Ephesians: a new covenant commentary, 2010, Cascade books

1 Like

Let us not forget that ancient writers, including authors of biblical letters, used secretaries (Rom. 16:22), who worked from notes to create rough drafts, reworking the material until the author was satisfied.

This is if one accepts that Romans 7 is speaking of the experience of those who have faith. There is an entirely different take on this…Paul is describing life under the law and not the Christian experience of life in the Spirit in this chapter. This has been argued ad infinitum…

But Paul does refer to the forgiveness of sins in Romans 4 and the blessedness of it by quoting the Psalms. While I agree with the emphasis stated above about dying with Christ and freedom from the power of sin and the law, I don’t necessarily agree that the two positions between Ephesians and Paul’s authentic letters are so mutually exclusive…Romans 4 being a pivotal chapter describing JBF that includes explicit reference to forgiveness of sins.

While no explicit mention of resurrection is made in Ephesians, there is reference to the future inheritance and the future redemption of the bodies of believers. It also speaks of the helmet of the hope of salvation. This all doesn’t seem to be a stretch to connect this to future resurrection. Without such a connection, what would the author of Ephesians actually be talking about by making such assertions of the future, and a salvation to be hoped for?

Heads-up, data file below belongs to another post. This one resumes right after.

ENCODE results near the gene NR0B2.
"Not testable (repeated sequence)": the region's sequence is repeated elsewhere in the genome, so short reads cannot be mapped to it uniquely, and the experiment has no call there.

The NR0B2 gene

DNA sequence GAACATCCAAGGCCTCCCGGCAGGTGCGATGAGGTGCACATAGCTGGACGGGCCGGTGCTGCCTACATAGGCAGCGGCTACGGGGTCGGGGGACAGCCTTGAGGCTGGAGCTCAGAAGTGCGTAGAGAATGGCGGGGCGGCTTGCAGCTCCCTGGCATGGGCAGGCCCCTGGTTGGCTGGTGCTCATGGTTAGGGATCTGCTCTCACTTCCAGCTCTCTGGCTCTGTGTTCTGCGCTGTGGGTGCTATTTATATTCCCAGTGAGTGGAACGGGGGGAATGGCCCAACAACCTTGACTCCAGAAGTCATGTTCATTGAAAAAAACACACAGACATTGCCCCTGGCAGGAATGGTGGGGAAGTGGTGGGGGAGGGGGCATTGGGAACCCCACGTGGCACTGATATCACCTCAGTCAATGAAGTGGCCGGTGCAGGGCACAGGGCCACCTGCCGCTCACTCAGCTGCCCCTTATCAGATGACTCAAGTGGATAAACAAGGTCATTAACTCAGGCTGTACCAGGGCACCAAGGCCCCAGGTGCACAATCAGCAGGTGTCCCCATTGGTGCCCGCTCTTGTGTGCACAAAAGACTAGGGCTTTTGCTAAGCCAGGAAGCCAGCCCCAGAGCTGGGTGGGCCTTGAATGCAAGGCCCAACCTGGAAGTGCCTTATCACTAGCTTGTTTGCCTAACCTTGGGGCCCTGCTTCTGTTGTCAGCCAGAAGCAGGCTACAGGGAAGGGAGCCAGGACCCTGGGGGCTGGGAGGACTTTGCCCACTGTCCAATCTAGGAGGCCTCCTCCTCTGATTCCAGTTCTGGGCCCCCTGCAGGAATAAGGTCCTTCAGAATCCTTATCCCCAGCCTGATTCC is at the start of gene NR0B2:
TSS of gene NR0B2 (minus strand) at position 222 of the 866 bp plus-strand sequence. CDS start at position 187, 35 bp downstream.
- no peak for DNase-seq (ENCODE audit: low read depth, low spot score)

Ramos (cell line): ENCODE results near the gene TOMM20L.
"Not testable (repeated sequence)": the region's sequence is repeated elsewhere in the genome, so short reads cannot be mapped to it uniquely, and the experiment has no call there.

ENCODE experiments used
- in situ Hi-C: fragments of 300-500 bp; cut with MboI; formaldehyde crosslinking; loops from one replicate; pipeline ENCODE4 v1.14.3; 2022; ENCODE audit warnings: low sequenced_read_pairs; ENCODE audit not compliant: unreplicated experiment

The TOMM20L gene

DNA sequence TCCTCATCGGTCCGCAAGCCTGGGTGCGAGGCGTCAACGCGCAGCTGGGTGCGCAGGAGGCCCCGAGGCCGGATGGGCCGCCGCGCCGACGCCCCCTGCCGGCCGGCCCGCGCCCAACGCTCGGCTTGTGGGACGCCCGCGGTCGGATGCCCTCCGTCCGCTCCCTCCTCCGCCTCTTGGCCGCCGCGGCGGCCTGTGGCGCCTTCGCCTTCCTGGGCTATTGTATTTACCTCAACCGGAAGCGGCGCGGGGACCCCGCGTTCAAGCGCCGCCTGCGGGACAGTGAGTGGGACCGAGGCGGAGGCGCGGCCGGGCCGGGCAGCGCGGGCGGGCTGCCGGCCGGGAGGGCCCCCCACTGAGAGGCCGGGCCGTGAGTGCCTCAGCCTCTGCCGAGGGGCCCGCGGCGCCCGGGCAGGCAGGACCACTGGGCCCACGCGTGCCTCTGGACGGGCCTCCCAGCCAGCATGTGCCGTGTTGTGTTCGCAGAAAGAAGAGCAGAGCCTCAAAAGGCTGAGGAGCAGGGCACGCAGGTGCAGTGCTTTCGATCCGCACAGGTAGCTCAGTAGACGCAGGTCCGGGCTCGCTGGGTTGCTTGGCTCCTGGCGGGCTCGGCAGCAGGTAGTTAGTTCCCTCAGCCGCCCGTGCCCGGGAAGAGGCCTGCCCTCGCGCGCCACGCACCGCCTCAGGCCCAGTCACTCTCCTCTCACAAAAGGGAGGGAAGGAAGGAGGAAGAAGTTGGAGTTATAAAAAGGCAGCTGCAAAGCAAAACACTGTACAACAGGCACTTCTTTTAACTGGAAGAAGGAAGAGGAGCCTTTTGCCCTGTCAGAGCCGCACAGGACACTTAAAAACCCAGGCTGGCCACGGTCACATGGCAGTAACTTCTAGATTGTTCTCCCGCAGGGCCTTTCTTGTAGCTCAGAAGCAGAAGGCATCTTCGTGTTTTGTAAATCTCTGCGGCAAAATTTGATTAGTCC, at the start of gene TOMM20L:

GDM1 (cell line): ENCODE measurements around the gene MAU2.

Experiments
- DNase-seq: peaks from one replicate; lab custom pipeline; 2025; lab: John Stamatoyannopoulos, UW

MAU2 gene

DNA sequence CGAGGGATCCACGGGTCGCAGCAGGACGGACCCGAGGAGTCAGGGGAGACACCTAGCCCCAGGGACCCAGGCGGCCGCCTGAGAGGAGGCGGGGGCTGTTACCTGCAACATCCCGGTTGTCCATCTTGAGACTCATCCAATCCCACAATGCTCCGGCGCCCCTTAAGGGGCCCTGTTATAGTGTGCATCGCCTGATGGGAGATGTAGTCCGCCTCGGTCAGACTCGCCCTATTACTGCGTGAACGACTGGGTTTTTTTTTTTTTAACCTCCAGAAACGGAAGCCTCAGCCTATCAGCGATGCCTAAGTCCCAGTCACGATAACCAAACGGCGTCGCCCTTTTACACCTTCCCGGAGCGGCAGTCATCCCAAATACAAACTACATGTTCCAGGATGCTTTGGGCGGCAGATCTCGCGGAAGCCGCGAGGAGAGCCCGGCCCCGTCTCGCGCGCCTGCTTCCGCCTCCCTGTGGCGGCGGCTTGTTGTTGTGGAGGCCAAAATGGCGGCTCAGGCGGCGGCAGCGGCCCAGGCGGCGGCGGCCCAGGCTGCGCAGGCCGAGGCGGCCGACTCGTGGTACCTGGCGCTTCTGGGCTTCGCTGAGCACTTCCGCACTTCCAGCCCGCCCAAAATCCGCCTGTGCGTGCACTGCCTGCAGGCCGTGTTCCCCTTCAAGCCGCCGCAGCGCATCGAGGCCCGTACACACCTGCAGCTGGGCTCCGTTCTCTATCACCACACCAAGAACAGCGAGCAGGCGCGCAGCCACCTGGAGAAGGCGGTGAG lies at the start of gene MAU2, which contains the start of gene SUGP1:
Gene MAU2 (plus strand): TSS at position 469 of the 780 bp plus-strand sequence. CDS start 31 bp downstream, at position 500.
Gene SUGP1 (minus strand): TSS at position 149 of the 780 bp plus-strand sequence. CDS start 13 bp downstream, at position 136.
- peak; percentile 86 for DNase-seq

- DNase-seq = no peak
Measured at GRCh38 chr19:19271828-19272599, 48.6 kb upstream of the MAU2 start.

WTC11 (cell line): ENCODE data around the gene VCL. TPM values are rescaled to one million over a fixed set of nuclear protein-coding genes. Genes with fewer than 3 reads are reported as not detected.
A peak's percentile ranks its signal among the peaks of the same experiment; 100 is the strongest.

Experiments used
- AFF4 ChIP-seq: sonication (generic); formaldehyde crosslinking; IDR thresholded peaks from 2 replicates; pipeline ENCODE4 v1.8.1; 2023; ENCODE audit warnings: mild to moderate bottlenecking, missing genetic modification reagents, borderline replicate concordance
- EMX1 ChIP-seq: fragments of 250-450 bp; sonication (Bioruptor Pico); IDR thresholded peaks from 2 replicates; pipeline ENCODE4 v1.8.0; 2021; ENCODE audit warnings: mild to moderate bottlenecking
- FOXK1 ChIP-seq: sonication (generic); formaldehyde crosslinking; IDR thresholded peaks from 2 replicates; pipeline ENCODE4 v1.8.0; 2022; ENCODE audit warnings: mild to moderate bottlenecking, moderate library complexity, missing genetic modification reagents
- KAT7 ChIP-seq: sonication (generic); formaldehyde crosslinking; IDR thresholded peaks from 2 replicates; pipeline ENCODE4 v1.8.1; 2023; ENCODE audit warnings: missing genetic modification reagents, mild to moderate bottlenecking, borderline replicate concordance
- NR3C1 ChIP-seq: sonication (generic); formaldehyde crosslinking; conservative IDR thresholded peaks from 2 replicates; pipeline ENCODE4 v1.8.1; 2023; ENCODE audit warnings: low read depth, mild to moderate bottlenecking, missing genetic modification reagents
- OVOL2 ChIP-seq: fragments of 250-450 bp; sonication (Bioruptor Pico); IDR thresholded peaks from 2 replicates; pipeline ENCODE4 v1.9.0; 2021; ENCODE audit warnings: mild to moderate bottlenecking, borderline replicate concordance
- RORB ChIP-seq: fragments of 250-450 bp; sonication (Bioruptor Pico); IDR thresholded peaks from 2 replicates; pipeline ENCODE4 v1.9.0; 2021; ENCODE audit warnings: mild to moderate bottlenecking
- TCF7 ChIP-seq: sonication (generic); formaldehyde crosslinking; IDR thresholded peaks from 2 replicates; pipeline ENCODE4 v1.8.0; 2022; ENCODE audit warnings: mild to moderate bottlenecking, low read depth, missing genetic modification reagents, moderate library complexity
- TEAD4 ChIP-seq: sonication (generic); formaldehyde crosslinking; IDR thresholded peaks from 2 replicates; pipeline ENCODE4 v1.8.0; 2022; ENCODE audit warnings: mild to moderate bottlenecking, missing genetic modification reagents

1 Like

Every bit of Christianity that assumes any, much less absolute knowledge of the future is a stretch.

But for those obsessed with what’s at the end of the tunnel, here’s a prediction: unless Christianity can finally admit it has no infallible crystal ball nor an absolutely reliable oracle and therefore does not know what’s going to happen tomorrow, much less for the remainder of the eternity, and until the religion acknowledges that its god’s ability to see what’s coming is as limited as their own, Christians will continue to disappoint future generations just as all of their purported prophet’s predictions have proven false for the past two millennia.